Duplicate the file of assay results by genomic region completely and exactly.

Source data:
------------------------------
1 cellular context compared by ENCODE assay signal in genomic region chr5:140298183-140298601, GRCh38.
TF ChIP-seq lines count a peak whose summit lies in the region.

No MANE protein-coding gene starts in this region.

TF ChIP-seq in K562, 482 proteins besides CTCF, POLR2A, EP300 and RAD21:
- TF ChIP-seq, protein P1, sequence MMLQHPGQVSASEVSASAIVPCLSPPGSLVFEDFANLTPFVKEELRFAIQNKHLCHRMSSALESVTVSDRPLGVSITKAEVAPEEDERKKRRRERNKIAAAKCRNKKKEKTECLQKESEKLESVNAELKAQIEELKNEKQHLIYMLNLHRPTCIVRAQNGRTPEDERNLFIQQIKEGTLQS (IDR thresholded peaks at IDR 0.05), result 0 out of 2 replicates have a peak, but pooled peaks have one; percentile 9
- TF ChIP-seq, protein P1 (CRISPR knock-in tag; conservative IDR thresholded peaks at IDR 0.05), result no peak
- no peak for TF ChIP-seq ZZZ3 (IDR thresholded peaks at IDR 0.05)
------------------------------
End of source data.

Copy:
1 cellular context compared by ENCODE assay signal in genomic region chr5:140298183-140298601, GRCh38.
TF ChIP-seq lines count a peak whose summit lies in the region.

No MANE protein-coding gene starts in this region.

TF ChIP-seq in K562, 482 proteins besides CTCF, POLR2A, EP300 and RAD21:
- TF ChIP-seq, protein P1, sequence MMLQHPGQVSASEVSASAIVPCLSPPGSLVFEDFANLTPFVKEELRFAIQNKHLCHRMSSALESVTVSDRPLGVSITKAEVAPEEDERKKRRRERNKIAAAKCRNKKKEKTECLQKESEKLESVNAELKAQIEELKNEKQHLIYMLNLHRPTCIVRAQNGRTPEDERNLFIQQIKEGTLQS (IDR thresholded peaks at IDR 0.05), result 0 out of 2 replicates have a peak, but pooled peaks have one; percentile 9
- TF ChIP-seq, protein P1 (CRISPR knock-in tag; conservative IDR thresholded peaks at IDR 0.05), result no peak
- no peak for TF ChIP-seq ZZZ3 (IDR thresholded peaks at IDR 0.05)